Rohan Bhambhoria


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Prototype-Based Interpretability for Legal Citation Prediction
Chu Fei Luo | Rohan Bhambhoria | Samuel Dahan | Xiaodan Zhu
Findings of the Association for Computational Linguistics: ACL 2023

Deep learning has made significant progress in the past decade, and demonstrates potential to solve problems with extensive social impact. In high-stakes decision making areas such as law, experts often require interpretability for automatic systems to be utilized in practical settings. In this work, we attempt to address these requirements applied to the important problem of legal citation prediction (LCP). We design the task with parallels to the thought-process of lawyers, i.e., with reference to both precedents and legislative provisions. After initial experimental results, we refine the target citation predictions with the feedback of legal experts. Additionally, we introduce a prototype architecture to add interpretability, achieving strong performance while adhering to decision parameters used by lawyers. Our study builds on and leverages the state-of-the-art language processing models for law, while addressing vital considerations for high-stakes tasks with practical societal impact.

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Prefix Propagation: Parameter-Efficient Tuning for Long Sequences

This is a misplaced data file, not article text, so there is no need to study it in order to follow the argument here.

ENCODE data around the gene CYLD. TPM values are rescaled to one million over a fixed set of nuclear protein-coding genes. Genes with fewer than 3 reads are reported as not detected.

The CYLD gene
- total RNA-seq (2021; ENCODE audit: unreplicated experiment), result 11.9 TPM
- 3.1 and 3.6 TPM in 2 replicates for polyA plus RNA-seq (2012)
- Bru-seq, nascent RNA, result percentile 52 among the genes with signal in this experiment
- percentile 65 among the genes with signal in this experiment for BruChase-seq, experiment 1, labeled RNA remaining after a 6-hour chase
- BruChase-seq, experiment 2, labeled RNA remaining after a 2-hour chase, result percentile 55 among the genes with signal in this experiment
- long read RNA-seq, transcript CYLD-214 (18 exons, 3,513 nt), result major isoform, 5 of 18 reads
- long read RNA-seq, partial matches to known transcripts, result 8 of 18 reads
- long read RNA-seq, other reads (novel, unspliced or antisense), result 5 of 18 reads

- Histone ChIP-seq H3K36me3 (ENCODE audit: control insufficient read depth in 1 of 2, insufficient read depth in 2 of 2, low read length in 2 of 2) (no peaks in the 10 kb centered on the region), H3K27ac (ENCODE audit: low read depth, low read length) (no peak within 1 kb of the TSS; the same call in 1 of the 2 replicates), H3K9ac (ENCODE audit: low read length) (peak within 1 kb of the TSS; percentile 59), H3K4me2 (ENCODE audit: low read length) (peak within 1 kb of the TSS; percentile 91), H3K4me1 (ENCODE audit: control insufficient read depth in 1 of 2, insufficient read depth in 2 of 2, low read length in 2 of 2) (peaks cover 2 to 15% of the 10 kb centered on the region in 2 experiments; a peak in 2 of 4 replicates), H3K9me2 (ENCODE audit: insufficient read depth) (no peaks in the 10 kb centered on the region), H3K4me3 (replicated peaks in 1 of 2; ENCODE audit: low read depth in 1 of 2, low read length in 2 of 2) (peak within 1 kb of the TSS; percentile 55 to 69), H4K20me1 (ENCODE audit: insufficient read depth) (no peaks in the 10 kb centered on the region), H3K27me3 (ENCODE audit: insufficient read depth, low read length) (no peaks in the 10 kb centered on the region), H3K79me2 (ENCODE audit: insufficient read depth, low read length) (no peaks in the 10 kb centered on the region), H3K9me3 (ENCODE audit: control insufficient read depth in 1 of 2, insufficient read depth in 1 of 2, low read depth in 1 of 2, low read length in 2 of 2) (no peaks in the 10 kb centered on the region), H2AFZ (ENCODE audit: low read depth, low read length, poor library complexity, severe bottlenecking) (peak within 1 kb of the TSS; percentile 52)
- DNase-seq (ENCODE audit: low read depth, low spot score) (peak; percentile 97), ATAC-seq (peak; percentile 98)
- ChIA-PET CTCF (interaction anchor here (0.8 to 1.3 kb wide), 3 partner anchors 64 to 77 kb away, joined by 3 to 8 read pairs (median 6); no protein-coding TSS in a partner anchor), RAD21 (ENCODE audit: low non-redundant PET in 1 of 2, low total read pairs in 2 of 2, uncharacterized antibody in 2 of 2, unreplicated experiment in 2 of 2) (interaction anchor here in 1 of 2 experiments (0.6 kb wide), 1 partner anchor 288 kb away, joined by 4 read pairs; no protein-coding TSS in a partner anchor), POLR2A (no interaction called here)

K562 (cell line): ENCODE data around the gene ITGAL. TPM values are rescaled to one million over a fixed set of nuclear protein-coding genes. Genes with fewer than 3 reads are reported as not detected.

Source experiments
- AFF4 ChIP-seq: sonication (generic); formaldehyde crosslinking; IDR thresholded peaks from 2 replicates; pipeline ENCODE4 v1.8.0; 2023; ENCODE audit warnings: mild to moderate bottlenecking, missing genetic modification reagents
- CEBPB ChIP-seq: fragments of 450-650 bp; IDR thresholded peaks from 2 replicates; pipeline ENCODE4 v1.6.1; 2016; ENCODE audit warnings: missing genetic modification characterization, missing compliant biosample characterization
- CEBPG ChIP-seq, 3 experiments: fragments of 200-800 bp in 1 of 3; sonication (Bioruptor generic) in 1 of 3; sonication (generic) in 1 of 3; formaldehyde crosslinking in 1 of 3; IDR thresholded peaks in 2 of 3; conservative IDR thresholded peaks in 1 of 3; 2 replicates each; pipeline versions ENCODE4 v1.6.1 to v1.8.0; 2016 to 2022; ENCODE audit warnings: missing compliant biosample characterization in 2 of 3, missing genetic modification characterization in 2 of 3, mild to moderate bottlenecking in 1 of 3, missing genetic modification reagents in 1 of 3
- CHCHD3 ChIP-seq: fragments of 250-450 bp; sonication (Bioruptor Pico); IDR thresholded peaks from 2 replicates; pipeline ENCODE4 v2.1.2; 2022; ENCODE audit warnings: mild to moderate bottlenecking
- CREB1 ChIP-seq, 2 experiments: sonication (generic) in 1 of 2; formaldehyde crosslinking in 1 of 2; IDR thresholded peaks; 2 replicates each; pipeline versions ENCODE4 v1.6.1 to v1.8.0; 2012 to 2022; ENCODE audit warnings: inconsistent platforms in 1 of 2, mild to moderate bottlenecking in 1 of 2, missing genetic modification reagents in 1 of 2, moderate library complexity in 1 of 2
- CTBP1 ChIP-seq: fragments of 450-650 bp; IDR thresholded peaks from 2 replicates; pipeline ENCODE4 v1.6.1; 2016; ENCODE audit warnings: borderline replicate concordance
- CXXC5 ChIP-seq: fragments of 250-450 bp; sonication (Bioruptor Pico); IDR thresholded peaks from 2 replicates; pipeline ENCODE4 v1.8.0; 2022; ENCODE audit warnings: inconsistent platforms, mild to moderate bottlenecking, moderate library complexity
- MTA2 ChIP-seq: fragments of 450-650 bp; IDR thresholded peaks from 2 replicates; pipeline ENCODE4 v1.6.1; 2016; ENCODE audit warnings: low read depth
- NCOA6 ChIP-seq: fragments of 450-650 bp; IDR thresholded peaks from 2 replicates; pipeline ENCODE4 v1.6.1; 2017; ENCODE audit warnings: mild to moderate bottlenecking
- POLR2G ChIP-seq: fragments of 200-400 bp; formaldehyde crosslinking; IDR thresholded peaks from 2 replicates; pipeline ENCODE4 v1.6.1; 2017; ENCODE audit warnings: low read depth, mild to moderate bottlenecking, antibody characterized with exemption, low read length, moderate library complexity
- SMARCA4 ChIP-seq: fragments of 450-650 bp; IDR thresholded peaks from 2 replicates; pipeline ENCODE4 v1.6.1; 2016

Jonathan Li | Will Aitken | Rohan Bhambhoria | Xiaodan Zhu
Proceedings of the 61st Annual Meeting of the Association for Computational Linguistics (Volume 2: Short Papers)

Parameter-efficient tuning aims to mitigate the large memory requirements of adapting pretrained language models for downstream tasks. For example, one popular method, prefix-tuning, prepends trainable tokens to sequences while freezing the rest of the model’s parameters. Although such models attain comparable performance with fine-tuning when applied to sequences with short to moderate lengths, we show their inferior performance when modelling long sequences. To bridge this gap, we propose prefix-propagation, a simple but effective approach that conditions prefixes on previous hidden states. We empirically demonstrate that prefix-propagation outperforms prefix-tuning across long-document tasks, while using 50% fewer parameters. To further investigate the proposed architecture, we also show its advantage in calibration, and perform additional study on its relationship with kernel attention. To the best of our knowledge, this work is the first to focus on parameter-efficient learning for long-sequence language tasks.

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A Simple and Effective Framework for Strict Zero-Shot Hierarchical Classification
Rohan Bhambhoria | Lei Chen | Xiaodan Zhu
Proceedings of the 61st Annual Meeting of the Association for Computational Linguistics (Volume 2: Short Papers)